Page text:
BRATTLEBORO - Bicycling for a cause is exactly what John Guiliano has been doing for the past 20 years. Guiliano created the Tamarindo Foundation to help the people of Guarjila in El Salvador.
To raise money for the foundation, he will begin a cycling tour on Aug. 5 in Boston, passing through 74 cities in this 4,592 mile journey to El Salvador.
Dale Forrister, of Dummerston, has gone to the Tamarindo center twice while a student at Lewis and Clark College. He said that going to Tamarindo and helping the children and locals inspired him.
"We've developed a close relationship with the people there," Forrister said.
Across America youth groups and centers are places for children to spend time in a safe, educational environment, but this is not the case everywhere else in the world. The Tamarindo community center is a safe haven for people living in this impoverished, often dangerous area.
"My community always supported me and this is a place for these kids to find 24-hour support and safety," Forrister said.
He said Guiliano hopes to raise money on this latest bicycle tour - called "Give Kids a Chance" - to fix up the Tamarindo community center. The need is growing and the center is in desperate need of repair, said Forrister.
In addition to raising money, he said, the bike tour is a way to promote awareness for the community of Guarjila.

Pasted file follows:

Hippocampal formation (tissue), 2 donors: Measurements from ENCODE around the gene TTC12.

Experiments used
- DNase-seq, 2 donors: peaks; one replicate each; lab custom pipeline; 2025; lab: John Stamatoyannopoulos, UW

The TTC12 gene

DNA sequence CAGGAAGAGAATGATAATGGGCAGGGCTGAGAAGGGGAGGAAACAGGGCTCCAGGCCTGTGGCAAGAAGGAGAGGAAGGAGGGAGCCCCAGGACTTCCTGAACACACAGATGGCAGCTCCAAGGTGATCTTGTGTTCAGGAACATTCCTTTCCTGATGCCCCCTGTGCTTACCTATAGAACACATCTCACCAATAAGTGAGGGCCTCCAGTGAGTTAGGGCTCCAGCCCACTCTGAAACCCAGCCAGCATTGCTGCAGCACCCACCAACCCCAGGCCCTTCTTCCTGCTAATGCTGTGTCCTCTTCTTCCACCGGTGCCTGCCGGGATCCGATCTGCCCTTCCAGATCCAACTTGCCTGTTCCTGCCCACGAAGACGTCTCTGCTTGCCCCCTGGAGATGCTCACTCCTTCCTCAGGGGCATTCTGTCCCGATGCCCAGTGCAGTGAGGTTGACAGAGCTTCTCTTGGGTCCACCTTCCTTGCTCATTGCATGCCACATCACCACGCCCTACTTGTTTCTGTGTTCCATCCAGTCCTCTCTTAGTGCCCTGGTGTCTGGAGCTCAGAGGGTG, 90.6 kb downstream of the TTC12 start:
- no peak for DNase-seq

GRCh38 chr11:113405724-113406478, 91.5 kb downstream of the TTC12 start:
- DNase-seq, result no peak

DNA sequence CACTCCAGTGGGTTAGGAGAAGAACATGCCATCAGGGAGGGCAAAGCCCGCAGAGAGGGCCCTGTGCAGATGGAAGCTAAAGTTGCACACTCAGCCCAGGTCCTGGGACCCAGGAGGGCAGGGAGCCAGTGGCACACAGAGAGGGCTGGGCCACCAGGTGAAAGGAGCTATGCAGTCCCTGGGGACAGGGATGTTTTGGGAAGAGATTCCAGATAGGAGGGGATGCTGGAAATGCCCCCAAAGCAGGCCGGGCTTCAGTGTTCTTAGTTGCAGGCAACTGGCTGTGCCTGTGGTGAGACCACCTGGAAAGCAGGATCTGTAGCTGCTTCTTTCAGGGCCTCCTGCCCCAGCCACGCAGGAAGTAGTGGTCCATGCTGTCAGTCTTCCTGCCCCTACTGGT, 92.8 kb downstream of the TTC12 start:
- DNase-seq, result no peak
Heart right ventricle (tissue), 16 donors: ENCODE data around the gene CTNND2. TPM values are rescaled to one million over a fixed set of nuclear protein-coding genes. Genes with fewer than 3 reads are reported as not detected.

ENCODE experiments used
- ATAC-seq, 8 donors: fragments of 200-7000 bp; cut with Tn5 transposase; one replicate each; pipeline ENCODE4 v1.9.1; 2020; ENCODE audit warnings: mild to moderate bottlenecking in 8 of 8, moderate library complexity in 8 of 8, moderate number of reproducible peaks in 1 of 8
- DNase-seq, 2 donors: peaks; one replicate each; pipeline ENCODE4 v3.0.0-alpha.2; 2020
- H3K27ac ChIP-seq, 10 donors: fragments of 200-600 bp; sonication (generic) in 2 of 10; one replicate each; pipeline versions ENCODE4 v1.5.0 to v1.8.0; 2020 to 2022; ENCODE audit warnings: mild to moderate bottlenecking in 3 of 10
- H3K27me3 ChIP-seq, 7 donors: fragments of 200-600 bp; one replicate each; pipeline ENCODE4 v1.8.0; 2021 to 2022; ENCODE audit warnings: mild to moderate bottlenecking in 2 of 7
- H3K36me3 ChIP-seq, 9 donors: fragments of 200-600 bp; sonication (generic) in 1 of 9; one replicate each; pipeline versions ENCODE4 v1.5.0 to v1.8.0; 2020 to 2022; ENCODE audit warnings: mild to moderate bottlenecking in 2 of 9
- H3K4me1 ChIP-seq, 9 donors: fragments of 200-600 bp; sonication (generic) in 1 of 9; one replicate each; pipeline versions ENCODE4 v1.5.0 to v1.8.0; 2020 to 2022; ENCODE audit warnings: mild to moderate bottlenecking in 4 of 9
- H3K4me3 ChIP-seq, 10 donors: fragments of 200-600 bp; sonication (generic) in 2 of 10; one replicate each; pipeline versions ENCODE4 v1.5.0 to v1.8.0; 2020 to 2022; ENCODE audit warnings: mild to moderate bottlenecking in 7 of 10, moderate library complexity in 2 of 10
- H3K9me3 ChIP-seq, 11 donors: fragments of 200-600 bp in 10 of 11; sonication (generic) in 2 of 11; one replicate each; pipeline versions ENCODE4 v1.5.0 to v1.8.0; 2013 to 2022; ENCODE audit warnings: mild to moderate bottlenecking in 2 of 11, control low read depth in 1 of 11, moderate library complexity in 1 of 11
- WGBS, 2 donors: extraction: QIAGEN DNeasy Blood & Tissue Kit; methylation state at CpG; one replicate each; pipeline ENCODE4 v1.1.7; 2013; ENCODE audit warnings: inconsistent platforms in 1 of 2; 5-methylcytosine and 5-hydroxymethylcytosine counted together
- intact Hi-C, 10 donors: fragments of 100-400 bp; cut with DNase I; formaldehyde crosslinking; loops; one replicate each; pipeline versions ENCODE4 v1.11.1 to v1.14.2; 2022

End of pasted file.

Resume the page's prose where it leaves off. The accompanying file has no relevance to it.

Guiliano, who grew up in New York City, practiced as a Jesuit seminarian before
El Salvador was ripped apart by civil war which lasted 12 years, and Guiliano spent six years there during that time.
In 1992, said Forrister, Guiliano returned on his "Time to Heal Tour," pedaling more than 8,000 miles from New York City to El Salvador.
When he arrived, he helped create the Tamarindo bike shop, which turned into the Tamarindo community center. What began as one bicycle in a converted chicken coop turned into a learning and athletic community center for the area's children, said Forrister.
"It started out as a chicken coop and 20 years later it has grown and developed into a strong, vibrant community helping and supporting each other," he said. "The kids play a lot of soccer and hockey there, which is incredible. They do so much with the center there."
The Tamarindo community center has flourished since being created. Along with a makeshift hockey and soccer arena, there are educational and other activities for community children.
At the community center they can escape the poverty, drugs, and violence of the area and just be kids for a while, said Forrister. A fellow intern said the center is not only a place for recreation and community, but a promise for the future.
"It represents economic opportunity for Guarjila," said the intern.
"The bike tour is the big fundraiser," said Forrister, adding that every donation helps the center provide activities, education, and simply a safe place for the children of Guarjila.
If the dream becomes a reality, the complex will host a state-ofthe- art hockey rink fit for international tournaments, a hostel run by Tamarindos, workshops, recreation spaces, a gym, and more.
"They say that if you build it they will come, but the truth is that they are already here," said the intern.
Volunteers will be walking, running, and cycling along with Guiliano during sections of his trip.
To donate, visit www.givekidsachance.us. You can also follow Guiliano on Twitter at twitter.com/johnguilano.
Carleen Busick will be a senior at Marist College in Poughkeepsie, N.Y., the fall. She is a summer intern with the Reformer and lives in Wardsboro.